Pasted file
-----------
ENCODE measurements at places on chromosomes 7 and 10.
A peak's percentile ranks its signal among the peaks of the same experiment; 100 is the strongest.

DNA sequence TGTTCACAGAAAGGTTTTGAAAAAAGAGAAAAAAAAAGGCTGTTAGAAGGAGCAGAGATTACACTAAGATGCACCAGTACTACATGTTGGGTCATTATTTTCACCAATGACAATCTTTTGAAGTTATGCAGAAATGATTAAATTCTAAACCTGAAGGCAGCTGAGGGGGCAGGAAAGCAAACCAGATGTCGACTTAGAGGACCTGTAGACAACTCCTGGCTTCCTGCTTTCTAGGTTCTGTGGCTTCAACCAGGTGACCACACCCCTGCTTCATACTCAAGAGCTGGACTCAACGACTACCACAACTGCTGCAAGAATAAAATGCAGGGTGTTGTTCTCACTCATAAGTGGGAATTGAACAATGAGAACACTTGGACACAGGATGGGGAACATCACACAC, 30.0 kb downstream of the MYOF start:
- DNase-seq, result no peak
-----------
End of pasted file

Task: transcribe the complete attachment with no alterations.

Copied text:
ENCODE measurements at places on chromosomes 7 and 10.
A peak's percentile ranks its signal among the peaks of the same experiment; 100 is the strongest.

DNA sequence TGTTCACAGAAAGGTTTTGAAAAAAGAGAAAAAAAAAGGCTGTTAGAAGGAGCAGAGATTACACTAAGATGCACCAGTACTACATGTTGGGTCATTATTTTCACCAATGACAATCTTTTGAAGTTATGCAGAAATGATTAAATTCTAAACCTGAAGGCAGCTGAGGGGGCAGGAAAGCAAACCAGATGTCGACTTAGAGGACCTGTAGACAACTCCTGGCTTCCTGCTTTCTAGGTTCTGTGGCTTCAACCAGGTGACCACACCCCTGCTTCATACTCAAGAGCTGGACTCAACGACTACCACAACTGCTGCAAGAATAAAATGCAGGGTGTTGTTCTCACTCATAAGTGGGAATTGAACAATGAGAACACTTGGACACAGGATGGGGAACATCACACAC, 30.0 kb downstream of the MYOF start:
- DNase-seq, result no peak